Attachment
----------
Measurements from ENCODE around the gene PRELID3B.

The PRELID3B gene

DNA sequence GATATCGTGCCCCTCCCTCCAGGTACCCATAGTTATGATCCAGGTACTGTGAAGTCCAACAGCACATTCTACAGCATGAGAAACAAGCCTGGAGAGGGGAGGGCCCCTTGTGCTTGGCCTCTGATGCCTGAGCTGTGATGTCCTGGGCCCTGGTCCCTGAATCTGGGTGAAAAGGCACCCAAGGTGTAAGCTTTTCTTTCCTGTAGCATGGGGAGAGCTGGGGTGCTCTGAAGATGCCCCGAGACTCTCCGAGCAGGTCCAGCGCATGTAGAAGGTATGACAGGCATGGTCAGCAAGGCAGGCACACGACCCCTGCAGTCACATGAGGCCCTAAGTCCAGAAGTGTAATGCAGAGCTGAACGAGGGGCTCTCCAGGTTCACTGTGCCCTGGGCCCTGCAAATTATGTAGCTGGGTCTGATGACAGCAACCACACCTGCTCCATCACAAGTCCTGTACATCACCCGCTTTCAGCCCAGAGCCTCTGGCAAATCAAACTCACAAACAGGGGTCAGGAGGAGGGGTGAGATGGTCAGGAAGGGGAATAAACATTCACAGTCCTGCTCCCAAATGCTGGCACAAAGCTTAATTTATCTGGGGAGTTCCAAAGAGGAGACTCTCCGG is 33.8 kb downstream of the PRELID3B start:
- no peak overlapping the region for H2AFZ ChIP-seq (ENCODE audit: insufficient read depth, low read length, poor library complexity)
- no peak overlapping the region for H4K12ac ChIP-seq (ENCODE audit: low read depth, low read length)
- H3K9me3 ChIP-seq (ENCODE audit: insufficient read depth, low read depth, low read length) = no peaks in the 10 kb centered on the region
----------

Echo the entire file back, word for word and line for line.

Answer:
Measurements from ENCODE around the gene PRELID3B.

The PRELID3B gene

DNA sequence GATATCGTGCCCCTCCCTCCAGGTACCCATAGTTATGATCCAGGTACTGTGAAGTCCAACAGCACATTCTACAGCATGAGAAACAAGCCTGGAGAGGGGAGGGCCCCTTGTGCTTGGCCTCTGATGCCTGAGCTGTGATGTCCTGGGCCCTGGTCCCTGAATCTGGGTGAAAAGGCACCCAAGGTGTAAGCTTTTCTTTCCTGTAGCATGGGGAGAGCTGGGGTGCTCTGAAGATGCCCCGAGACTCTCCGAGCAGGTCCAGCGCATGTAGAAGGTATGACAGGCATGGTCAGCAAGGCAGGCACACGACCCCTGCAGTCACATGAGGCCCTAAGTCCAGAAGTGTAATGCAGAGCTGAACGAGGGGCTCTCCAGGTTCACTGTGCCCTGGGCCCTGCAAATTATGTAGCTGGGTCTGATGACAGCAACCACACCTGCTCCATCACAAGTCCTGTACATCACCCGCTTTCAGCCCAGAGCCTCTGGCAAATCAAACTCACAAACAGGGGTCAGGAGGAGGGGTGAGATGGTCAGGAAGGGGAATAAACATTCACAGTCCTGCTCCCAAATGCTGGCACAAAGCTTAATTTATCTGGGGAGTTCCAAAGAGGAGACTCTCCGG is 33.8 kb downstream of the PRELID3B start:
- no peak overlapping the region for H2AFZ ChIP-seq (ENCODE audit: insufficient read depth, low read length, poor library complexity)
- no peak overlapping the region for H4K12ac ChIP-seq (ENCODE audit: low read depth, low read length)
- H3K9me3 ChIP-seq (ENCODE audit: insufficient read depth, low read depth, low read length) = no peaks in the 10 kb centered on the region